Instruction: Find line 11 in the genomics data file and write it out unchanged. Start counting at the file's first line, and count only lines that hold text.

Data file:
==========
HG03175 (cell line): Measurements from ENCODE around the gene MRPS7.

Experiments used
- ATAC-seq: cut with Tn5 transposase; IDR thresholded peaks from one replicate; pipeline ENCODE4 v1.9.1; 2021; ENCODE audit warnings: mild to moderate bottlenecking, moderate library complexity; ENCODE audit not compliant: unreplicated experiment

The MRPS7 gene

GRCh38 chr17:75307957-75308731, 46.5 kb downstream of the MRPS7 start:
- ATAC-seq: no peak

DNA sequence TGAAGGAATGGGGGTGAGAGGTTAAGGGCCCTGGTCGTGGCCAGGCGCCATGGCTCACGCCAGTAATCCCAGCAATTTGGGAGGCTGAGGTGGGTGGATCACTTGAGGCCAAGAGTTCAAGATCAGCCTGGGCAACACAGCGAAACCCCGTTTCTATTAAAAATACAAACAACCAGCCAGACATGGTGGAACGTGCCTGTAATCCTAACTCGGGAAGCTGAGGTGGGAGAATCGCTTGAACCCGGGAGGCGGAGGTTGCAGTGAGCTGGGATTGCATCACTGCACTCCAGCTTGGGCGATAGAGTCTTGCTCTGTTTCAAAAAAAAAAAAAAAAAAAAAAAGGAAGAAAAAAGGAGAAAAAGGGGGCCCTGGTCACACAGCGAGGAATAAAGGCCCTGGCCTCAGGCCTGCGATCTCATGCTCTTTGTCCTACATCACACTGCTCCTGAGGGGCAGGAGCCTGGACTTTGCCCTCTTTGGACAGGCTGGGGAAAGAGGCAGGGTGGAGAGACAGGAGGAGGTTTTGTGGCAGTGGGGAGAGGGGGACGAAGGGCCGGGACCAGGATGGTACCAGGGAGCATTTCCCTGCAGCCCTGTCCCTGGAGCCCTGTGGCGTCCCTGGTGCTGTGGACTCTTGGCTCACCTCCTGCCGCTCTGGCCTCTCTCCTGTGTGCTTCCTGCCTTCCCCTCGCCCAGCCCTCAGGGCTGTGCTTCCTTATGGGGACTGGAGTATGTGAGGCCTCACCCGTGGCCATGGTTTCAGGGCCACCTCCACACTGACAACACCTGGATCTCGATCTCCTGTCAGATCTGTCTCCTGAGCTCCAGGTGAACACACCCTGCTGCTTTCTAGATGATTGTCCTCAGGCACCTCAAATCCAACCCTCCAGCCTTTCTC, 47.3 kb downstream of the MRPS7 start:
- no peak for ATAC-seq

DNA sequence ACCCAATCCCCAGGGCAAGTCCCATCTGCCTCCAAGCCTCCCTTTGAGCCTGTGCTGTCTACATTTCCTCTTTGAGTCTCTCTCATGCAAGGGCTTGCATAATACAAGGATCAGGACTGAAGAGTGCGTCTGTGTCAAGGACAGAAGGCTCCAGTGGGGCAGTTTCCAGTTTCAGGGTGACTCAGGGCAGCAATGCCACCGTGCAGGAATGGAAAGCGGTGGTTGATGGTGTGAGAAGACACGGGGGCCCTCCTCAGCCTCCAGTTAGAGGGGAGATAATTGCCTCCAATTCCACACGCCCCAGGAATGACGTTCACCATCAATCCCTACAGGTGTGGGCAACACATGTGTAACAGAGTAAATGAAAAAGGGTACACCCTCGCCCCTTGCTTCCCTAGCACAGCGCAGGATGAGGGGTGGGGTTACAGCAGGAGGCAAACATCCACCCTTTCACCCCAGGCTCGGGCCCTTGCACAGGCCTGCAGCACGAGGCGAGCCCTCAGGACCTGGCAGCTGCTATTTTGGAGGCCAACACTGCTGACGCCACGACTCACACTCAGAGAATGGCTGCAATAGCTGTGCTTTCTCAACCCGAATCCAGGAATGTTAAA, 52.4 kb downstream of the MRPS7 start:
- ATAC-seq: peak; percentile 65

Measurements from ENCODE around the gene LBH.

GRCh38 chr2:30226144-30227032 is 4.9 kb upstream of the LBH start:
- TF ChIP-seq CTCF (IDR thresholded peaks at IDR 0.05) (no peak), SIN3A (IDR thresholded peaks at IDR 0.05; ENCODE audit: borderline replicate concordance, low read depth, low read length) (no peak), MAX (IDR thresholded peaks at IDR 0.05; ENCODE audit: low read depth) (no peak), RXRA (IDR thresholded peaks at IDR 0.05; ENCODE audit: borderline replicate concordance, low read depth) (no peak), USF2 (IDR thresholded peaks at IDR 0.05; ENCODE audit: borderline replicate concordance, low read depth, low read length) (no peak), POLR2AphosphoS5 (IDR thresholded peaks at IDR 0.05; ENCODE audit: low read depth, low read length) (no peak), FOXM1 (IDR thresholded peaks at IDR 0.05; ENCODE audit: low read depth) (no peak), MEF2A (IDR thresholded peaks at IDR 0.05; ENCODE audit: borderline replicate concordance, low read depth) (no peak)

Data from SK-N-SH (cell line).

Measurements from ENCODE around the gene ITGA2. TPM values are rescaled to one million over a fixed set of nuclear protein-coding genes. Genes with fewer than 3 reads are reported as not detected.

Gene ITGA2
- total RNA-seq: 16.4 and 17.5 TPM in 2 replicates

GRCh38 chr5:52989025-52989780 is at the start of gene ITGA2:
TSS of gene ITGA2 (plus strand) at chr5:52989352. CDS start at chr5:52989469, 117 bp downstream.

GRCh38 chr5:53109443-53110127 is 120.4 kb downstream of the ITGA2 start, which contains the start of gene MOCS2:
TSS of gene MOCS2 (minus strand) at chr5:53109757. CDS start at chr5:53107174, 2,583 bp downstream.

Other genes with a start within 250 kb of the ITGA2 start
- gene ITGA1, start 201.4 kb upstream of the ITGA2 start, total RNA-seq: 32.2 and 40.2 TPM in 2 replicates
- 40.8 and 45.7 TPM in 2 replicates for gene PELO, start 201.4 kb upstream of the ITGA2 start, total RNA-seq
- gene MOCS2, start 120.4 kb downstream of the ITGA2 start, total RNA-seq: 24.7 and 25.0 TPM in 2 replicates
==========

Measurements from ENCODE around the gene LBH.